Francis Allard, Beverly Chiarulli, Sarah Neusius, Ben Ford, and Phillip Neusius, Department of Anthropology, presented papers and posters at the Society for American Archaeology (SAA) annual meeting in Memphis, Tenn., on April 18–22, 2012.
The presentations included:
Established in 204 BCE, the Nanyue kingdom occupied much of present-day Guangdong and Guangxi until its final defeat at the hands of the Han dynasty in 111 BCE. As revealed by research carried out over the past decades, Nanyue’s artifacts and architecture reveal a complex blend of elements of local and distant origins, including metropolitan Han China (to Nanyue’s north) and southeast Asia and beyond. This paper considers the nature and impact of these many instances of interaction, and in so doing comments on the different forms that interaction may take in the emergence and development of complex polities.
Presented in the electronic paper session “Lessons From The Trenches: The Pedagogy Of Archaeology And Heritage,” sponsored by Heritage Values Interest Group, Committee On Ethics
In Fall 2005, we began to develop an M.A. in Applied Archaeology. Our goal was to meet industry and government needs for professional archaeologists. We expected that most of the graduates would be employed in the fields of cultural and heritage management. The program was designed to balance recent SAA initiatives with institutional requirements and resources. We sought to develop critical skills through a set of integrated courses. This paper discusses our experience and changing perspectives on how to train applied archaeologists.
Sarah Neusius was also a discussant in the electronic paper session “Lessons From The Trenches: The Pedagogy Of Archaeology And Heritage.”
As part of a long-term research project focused on Monongahela and related sites in the river drainages of central western Pennsylvania, we have obtained a series of standard radiocarbon and AMS dates that help establish the history of the region prior to European contact. These dates indicate that the area was occupied more or less continuously from the 11th through the 16th centuries, although individual villages were occupied, abandoned, and reoccupied. This program of radiometric dating underscores the importance of obtaining multiple dates from village sites and the preferability of AMS dates on botanical remains.
Beverly Chiarulli organized this poster session, presenting posters on research by IUP faculty members and undergraduate and graduate students.
During the past year, students from Indiana University of Pennsylvania have researched historic and pre-European archaeological sites in Western and Central Pennsylvania. This session presents the results of their investigations on a variety of archaeological projects. The topics range from ceramic, lithic, and faunal analyses to geophysical surveys and the investigation of historic roadways.
Among the posters in the session were presentations by:
Historic Hanna’s Town (ca. 1770–1800) has been the site of intermittent archaeological investigations for more than four decades. These excavations, both professional and amateur, have produced nearly a million artifacts, approximately 15 linear feet of notes and artifact catalogs, and many maps. Recent efforts to make this data more accessible have included entering artifact information into a relational database and the construction of a GIS. While the project is in its early phase, this poster presents the initial methodology and challenges encountered and is intended to elicit comments while the methods are still flexible.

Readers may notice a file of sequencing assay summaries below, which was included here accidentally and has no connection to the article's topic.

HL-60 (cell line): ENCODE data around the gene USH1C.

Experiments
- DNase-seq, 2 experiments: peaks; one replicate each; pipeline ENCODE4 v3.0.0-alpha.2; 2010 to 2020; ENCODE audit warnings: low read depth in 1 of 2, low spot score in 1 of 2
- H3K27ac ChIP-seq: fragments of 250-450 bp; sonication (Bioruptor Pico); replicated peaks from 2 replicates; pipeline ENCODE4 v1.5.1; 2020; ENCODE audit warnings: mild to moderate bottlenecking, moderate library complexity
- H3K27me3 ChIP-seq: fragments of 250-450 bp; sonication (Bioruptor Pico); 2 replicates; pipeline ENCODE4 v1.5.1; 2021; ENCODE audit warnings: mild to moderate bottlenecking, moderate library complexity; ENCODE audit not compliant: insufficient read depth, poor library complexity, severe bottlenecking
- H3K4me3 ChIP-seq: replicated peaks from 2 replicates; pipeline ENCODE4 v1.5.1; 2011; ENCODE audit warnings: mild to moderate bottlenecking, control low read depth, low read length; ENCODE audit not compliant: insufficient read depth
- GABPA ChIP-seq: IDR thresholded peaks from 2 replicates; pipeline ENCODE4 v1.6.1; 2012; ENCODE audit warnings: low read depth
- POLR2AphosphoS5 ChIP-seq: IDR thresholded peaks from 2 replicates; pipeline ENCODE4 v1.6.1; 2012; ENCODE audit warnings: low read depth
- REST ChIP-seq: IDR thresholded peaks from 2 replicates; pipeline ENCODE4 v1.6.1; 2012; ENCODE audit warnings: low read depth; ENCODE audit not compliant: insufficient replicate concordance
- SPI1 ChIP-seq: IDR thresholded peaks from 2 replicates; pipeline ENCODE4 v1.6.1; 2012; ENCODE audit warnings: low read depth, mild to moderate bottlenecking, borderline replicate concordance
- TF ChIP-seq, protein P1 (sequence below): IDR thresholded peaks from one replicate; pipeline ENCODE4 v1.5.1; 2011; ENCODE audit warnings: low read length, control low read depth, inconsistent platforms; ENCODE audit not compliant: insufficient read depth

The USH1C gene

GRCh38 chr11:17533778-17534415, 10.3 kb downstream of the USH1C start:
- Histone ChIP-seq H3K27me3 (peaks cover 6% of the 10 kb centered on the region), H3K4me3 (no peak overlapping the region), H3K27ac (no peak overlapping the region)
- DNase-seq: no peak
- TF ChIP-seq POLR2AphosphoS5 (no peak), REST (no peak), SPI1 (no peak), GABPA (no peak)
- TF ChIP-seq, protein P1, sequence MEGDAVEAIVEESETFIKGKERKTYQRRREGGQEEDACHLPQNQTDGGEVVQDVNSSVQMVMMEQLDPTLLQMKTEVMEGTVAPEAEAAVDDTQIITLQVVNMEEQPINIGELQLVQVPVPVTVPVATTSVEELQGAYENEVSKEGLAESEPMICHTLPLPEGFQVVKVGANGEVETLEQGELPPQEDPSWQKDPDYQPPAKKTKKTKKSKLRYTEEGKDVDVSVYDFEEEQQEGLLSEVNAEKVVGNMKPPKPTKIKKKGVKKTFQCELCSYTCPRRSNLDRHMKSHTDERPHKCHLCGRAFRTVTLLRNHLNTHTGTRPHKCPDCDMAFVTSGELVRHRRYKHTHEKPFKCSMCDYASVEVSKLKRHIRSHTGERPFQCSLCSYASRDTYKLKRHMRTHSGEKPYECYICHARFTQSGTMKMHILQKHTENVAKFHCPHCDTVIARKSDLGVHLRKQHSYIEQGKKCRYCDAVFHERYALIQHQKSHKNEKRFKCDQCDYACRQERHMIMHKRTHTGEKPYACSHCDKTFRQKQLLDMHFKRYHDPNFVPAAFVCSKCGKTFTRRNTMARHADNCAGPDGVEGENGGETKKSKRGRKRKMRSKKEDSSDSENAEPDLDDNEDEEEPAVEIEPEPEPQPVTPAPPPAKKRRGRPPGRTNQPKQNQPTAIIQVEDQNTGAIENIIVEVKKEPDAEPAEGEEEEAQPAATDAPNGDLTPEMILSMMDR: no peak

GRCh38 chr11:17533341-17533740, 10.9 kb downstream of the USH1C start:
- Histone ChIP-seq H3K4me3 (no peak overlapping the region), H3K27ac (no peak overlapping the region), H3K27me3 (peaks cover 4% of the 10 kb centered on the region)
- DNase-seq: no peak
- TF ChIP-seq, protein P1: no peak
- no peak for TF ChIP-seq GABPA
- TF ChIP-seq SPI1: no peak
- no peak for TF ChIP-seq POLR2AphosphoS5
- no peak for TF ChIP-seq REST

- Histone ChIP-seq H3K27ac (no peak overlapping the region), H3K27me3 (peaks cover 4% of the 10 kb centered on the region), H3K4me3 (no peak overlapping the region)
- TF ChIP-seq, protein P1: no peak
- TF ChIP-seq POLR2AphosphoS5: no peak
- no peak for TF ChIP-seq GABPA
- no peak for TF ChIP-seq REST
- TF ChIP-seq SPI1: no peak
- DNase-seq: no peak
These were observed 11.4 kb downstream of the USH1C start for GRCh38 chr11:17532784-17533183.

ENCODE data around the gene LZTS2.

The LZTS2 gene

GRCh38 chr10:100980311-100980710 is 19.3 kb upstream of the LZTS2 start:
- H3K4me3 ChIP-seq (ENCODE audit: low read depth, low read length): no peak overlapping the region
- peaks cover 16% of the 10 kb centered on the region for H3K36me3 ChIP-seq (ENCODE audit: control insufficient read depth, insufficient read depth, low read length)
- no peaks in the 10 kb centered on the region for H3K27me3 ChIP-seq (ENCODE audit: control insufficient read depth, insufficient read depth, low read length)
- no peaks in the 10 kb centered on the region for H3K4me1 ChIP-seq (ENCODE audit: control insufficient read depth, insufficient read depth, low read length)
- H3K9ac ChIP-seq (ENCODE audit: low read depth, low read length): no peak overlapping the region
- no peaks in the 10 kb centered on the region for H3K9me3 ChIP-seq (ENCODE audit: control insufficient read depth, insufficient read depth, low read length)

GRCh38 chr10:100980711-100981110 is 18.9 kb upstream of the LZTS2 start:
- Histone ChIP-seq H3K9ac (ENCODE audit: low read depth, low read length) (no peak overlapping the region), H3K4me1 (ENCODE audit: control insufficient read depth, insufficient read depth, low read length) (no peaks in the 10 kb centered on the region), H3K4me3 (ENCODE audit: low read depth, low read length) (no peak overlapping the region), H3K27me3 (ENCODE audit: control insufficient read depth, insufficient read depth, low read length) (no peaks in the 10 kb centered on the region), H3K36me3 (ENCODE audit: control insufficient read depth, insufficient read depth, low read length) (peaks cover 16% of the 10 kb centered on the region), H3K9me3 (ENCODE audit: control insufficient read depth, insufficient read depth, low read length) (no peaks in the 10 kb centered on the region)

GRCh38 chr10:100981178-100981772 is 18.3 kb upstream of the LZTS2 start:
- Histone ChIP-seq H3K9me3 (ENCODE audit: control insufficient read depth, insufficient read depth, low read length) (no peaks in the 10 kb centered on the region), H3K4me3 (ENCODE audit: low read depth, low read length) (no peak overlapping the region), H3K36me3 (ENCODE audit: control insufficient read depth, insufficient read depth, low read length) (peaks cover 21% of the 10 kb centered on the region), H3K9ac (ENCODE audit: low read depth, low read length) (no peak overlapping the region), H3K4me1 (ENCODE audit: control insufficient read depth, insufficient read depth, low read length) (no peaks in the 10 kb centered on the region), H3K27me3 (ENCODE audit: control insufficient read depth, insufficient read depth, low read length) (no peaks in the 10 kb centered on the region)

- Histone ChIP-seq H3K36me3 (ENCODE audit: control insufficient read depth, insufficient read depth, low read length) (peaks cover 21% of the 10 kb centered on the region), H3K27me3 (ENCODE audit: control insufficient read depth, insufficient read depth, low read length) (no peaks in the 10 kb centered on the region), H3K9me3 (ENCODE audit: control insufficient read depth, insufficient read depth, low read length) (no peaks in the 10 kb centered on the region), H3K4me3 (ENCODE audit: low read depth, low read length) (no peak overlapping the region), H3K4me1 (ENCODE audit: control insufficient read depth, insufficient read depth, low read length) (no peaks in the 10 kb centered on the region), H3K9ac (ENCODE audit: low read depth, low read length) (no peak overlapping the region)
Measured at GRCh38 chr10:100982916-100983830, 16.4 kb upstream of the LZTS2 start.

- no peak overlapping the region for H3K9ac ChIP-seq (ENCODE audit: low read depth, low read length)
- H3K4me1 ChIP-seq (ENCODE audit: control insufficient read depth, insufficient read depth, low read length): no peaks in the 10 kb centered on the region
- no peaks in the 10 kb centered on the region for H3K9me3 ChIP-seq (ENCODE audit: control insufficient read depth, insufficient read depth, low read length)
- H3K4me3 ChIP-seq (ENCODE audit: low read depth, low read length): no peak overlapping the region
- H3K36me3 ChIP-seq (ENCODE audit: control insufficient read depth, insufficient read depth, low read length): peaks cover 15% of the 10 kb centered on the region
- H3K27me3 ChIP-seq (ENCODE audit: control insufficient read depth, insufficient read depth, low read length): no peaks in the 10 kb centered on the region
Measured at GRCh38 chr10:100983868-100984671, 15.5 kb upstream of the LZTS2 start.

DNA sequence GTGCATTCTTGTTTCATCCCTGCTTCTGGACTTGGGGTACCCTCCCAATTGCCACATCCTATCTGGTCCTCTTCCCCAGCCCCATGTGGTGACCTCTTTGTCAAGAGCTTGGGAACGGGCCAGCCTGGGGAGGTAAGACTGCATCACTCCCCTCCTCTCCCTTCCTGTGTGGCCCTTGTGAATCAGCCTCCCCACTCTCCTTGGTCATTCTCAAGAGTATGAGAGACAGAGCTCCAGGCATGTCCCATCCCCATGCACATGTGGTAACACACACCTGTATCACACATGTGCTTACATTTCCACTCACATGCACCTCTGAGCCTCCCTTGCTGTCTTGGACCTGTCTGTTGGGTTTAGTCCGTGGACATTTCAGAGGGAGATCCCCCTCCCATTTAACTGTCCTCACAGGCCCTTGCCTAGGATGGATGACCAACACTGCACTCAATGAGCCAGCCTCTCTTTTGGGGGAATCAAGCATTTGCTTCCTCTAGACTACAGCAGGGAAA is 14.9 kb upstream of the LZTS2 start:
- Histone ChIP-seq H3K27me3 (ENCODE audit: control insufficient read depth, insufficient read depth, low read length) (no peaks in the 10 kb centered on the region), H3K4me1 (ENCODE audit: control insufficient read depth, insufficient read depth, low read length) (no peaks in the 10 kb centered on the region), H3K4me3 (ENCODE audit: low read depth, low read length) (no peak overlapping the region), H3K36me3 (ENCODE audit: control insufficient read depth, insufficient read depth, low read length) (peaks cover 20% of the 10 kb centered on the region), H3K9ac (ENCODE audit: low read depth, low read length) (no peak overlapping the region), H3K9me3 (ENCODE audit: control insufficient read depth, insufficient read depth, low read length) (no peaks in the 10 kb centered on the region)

While IUP archaeologists have investigated the Johnston Phase of the Monongahela culture since 2005, the focus of current research is to establish the occupation history and cultural affiliations of the Squirrel Hill site, a village not investigated since the 1950s. This investigation began with a geophysical survey designed to define the internal arrangement of the village and to identify areas for test excavations to collect samples for analysis and dating. While our results are not complete, we have a better understanding of the internal organization of this village as well as its relationship with nearby communities.
Presented in the session “Koster At The Crossroads: Archaic Period Lifeways As Depicted By New Approaches To Old Collections.”
Abundant faunal remains were recovered from the various horizons at Koster. Currently additional analyses of materials from the Early Archaic Horizon Eleven are being conducted and incorporated with the work of earlier researchers. These analyses contribute to the debunking of old ideas about the simplicity and uniformity of Early Archaic peoples in the Midcontinent. Koster faunal remains also are being incorporated into efforts to build a large regional faunal data set from the interior Eastern Woodlands in conjunction with the Digital Archaeological Record. This dataset will allow rigorous explorations of changing human choices concerning animal usage across time and space.
The Society for American Archaeology is the largest conference of Americanist Archaeologists, with an attendance of approximately 3,000.